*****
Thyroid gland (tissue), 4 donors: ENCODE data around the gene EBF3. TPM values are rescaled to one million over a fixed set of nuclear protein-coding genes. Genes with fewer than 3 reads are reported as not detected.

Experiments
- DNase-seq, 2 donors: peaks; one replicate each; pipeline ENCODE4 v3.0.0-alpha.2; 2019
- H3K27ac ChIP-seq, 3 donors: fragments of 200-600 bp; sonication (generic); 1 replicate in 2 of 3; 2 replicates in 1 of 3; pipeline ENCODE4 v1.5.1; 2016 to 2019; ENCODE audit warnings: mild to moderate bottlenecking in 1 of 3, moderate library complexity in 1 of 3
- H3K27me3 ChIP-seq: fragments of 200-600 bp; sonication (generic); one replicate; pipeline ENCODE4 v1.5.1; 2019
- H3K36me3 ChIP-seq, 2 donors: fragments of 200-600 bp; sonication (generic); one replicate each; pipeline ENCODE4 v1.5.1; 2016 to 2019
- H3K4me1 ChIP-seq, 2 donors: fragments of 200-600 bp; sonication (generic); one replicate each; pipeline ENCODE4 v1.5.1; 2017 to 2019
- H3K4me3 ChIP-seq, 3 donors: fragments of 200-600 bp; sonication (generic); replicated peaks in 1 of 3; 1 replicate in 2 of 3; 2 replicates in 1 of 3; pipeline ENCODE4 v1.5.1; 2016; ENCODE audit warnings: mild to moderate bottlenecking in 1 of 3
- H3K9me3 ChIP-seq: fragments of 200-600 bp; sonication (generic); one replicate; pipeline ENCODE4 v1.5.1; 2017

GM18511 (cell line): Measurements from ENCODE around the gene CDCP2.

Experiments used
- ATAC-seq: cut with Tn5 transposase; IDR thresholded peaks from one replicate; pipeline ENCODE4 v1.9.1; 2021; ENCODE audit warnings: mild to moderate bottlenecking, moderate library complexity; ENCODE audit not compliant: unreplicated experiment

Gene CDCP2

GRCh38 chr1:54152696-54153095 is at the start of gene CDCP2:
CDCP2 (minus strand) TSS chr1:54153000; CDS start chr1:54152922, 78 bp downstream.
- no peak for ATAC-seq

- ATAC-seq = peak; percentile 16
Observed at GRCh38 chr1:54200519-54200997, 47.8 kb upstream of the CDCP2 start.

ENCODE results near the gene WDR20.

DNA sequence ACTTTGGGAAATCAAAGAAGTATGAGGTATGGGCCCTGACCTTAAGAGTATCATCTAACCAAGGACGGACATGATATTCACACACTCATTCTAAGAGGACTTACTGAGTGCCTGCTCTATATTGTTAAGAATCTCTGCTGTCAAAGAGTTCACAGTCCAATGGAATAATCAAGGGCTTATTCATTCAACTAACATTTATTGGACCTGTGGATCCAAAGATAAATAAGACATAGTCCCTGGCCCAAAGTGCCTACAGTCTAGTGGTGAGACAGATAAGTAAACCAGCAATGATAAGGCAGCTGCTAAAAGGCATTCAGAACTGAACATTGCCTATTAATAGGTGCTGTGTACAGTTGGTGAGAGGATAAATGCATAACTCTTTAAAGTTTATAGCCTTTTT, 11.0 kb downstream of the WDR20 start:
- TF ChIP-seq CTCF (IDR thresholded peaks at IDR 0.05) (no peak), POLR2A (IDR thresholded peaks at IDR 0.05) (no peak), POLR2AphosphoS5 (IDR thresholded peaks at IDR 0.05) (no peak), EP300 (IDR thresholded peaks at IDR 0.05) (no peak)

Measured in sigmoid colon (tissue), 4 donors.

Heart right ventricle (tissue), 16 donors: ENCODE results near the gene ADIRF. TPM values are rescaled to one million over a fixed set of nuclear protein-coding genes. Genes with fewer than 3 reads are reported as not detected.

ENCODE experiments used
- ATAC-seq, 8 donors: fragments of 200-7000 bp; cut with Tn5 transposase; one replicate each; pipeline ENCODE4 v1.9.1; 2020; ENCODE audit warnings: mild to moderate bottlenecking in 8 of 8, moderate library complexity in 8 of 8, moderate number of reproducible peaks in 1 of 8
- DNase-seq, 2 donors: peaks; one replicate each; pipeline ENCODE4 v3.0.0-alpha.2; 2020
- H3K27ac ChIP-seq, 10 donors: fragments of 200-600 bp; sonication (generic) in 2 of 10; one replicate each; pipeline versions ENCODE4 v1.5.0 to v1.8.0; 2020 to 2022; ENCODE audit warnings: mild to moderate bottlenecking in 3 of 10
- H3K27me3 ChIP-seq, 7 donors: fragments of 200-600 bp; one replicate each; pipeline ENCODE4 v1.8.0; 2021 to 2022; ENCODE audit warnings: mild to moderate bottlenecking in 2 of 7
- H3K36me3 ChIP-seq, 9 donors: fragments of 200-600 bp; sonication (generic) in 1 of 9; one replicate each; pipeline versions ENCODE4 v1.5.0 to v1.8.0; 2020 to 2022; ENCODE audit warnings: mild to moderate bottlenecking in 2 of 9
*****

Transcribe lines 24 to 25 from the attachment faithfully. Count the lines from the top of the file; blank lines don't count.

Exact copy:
ENCODE experiments used
- ATAC-seq, 8 donors: fragments of 200-7000 bp; cut with Tn5 transposase; one replicate each; pipeline ENCODE4 v1.9.1; 2020; ENCODE audit warnings: mild to moderate bottlenecking in 8 of 8, moderate library complexity in 8 of 8, moderate number of reproducible peaks in 1 of 8